Here’s a generational gem that I first heard from one of my high school coaches. It’s been updated over the years, but that’s only made it even more powerful. I’m very fortunate to have been able to work with high school and college students for decades now, and I must admit that I’m a bit dismayed that this particular gem has not been shared more than it has. I think it’s a message that needs to be revealed, especially today, to both students and adults alike. There are far too many reasons for people to say it can’t be done, the odds are against us, no one’s ever done it, etc. More than ever before, this country needs many more possibility thinkers than we see at the moment. Maybe reviving this particular generational gem may help us move in that direction!
Prior to 1954, the thought of a human running a mile in less than four minutes was considered impossible to the majority of those in the medical and sports fields. It had never been done before this time and experts stood firm in their belief that this was a plateau that the human body simply wasn’t capable of attaining. Now or ever.
For Roger Bannister, a young English athlete from Oxford, this proclamation became a battle cry, an ultimate goal he was determined to reach. Roger was a goal setter … a possibility thinker. He always had been. Regardless of what experts may have thought, Roger set his sights to be the first man to run a mile in under four minutes. What historians seldom share is the number of times Roger failed in his attempt to reach this lofty goal. No one wants to hear that because that was exactly what everyone expected would happen.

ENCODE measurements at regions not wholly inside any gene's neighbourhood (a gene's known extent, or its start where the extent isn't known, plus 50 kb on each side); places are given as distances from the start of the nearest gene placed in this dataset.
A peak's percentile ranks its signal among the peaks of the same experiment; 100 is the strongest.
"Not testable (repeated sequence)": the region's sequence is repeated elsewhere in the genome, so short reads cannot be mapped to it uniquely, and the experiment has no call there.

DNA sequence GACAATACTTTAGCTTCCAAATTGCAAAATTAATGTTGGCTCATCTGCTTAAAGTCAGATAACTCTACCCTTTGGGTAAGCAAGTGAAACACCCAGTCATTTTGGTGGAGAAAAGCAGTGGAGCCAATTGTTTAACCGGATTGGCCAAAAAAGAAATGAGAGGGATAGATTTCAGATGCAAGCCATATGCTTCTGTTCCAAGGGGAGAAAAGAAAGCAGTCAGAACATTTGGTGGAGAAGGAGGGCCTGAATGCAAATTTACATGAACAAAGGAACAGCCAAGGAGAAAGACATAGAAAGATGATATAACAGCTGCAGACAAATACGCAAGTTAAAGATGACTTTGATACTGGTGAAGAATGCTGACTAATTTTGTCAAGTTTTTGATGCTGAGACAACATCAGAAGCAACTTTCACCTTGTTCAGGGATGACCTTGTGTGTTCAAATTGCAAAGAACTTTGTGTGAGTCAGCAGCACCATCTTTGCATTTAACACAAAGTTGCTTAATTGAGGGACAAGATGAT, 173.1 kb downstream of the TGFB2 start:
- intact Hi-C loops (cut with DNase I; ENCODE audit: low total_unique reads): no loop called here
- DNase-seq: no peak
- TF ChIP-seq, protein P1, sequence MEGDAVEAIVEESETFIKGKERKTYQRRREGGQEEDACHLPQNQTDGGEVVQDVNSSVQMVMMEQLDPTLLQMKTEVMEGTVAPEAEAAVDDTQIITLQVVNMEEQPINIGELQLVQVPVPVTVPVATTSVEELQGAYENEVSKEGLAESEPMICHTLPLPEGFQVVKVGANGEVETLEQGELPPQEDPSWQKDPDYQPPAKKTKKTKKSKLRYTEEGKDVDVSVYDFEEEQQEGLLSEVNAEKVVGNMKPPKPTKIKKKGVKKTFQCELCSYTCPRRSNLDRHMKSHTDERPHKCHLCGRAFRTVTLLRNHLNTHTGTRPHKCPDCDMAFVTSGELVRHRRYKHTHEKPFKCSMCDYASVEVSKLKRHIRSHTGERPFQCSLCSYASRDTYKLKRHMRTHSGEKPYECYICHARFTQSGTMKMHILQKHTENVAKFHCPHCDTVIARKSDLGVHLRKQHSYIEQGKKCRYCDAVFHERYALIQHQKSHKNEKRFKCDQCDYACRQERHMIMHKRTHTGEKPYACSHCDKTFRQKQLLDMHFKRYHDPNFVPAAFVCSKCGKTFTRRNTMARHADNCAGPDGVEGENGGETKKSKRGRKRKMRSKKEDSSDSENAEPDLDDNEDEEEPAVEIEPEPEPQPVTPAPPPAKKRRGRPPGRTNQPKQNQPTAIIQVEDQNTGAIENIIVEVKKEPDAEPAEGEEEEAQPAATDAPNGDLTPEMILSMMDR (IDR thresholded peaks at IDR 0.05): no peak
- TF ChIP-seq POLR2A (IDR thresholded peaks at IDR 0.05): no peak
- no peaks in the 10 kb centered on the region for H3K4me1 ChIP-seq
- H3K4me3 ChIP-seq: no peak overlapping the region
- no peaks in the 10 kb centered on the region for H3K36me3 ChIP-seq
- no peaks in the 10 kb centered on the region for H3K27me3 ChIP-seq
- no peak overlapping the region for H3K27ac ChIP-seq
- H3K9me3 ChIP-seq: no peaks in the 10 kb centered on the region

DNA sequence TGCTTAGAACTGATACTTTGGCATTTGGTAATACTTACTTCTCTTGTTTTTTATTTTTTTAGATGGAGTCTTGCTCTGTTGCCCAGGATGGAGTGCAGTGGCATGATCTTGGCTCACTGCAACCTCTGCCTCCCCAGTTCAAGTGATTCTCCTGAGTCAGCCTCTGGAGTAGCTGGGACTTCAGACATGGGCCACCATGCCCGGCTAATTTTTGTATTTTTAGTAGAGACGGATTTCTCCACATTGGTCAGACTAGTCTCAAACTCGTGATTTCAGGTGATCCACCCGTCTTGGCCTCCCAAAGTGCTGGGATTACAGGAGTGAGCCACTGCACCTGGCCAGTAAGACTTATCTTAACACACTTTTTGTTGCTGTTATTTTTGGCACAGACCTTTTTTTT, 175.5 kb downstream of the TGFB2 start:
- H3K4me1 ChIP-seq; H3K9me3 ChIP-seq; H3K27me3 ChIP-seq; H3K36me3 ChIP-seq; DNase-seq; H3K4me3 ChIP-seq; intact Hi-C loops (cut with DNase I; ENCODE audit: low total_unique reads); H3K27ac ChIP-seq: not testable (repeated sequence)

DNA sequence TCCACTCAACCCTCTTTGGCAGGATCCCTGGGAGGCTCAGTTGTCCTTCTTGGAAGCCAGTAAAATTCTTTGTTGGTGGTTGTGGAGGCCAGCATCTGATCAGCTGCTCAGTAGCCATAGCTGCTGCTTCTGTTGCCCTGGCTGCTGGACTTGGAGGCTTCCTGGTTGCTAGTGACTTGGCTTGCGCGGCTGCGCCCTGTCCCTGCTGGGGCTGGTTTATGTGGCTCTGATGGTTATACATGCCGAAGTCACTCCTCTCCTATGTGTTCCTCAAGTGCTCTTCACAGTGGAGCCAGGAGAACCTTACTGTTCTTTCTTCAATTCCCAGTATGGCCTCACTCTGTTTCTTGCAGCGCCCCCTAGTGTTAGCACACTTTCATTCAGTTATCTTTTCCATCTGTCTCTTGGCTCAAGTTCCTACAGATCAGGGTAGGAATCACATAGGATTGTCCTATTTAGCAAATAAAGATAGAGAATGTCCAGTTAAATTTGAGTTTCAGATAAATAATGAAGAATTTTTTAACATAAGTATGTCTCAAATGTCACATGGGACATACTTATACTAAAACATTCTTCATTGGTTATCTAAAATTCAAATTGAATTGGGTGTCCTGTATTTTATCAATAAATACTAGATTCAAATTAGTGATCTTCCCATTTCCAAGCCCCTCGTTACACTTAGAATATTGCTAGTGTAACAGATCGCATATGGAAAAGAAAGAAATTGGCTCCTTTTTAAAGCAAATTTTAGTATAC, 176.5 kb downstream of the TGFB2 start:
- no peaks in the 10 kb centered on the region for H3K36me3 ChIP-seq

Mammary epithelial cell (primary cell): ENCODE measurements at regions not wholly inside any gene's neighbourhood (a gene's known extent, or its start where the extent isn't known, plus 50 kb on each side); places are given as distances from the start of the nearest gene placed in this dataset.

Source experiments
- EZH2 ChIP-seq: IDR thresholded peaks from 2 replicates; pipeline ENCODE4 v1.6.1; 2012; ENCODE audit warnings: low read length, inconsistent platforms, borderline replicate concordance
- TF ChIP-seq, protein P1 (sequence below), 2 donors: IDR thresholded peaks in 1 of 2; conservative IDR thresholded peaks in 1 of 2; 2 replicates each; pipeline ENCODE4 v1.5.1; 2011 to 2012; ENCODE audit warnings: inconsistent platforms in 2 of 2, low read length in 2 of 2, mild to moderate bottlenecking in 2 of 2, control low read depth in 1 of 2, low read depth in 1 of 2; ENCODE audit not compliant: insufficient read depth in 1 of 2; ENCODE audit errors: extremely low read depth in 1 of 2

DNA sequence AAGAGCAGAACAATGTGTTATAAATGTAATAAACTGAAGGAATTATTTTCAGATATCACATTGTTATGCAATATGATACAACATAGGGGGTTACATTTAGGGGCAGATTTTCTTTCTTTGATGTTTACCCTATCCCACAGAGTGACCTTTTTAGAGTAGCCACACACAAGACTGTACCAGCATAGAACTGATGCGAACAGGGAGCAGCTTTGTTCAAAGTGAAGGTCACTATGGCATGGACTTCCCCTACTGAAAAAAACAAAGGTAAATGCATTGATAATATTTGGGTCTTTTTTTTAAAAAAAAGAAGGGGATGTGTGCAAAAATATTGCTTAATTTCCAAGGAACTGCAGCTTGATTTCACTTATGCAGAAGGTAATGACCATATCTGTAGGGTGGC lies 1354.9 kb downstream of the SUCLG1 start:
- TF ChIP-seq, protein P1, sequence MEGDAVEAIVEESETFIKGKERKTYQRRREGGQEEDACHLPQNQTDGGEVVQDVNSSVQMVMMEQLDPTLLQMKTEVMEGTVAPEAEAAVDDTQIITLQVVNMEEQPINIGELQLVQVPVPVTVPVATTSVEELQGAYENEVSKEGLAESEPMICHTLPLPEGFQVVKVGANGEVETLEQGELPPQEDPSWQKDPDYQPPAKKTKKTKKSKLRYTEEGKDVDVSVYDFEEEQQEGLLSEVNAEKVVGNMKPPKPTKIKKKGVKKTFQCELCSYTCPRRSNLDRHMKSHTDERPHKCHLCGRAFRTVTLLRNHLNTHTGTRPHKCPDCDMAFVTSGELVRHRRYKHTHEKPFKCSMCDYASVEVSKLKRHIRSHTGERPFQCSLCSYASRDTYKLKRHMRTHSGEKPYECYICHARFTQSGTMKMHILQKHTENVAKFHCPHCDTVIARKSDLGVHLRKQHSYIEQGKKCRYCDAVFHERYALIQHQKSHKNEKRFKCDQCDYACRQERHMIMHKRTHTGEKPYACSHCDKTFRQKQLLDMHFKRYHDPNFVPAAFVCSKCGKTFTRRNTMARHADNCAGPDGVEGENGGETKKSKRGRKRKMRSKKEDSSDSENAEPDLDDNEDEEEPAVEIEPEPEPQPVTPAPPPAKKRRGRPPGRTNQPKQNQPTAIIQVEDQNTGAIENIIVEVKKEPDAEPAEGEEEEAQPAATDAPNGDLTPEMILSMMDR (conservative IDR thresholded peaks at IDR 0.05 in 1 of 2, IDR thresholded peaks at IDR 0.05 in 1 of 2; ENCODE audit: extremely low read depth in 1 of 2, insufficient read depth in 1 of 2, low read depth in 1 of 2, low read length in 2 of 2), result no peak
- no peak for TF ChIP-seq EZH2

Then, on May 6th, 1954, during a meet between British AAA and Oxford University at Iffley Road Track in Oxford, Roger Bannister achieved his goal. This historic event was witnessed by about 3,000 spectators. Just prior to the event, winds were recorded at close to 25 miles per hour, and Roger considered waiting for better conditions to attempt this ambitious feat. However, the winds died down and Roger ran the mile in 3 minutes and 59.4 seconds! He went on to become a distinguished neurologist and Master of Pembroke College, Oxford, before retiring in 2001. While this is a great story illustrating the importance of possibility thinking, goal setting and determination, there’s an even greater lesson to be learned here.
Once Roger proved to all “impossibility thinkers” that this inconceivable goal could be achieved, it changed the nature of the thinking about the four-minute mile from negative — it can’t be done — to positive — I can do it.
Within seven weeks, Australian John Landy became the second man to achieve a sub- 4 minute mile, recording a world record time of 3.57.9. In 1964, Jim Ryun became the first high school runner to break four minutes, running 3:55.3 as a junior in Kansas. In the next 15 years, Bannister’s record was broken 260 times by men in 177 races!
Over the years, I’ve had occasion to work with many “impossibility thinkers.” It’s difficult. They take the path of least resistance. They take great pride in the fact that they can provide you with a thousand reasons why something won’t work. They thrive in negativity. They dwell in the majority. They’ll drag you down if you let them. Possibility thinkers set goals, focus, train, continue to learn, practice, take action and never give up. At this point in time, the world needs more possibility thinkers. Is that you?